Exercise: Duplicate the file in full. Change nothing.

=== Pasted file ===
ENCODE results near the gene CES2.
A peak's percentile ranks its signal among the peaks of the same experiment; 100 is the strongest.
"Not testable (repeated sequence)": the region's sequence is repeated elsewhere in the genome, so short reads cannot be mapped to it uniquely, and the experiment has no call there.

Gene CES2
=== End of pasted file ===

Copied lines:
ENCODE results near the gene CES2.
A peak's percentile ranks its signal among the peaks of the same experiment; 100 is the strongest.
"Not testable (repeated sequence)": the region's sequence is repeated elsewhere in the genome, so short reads cannot be mapped to it uniquely, and the experiment has no call there.

Gene CES2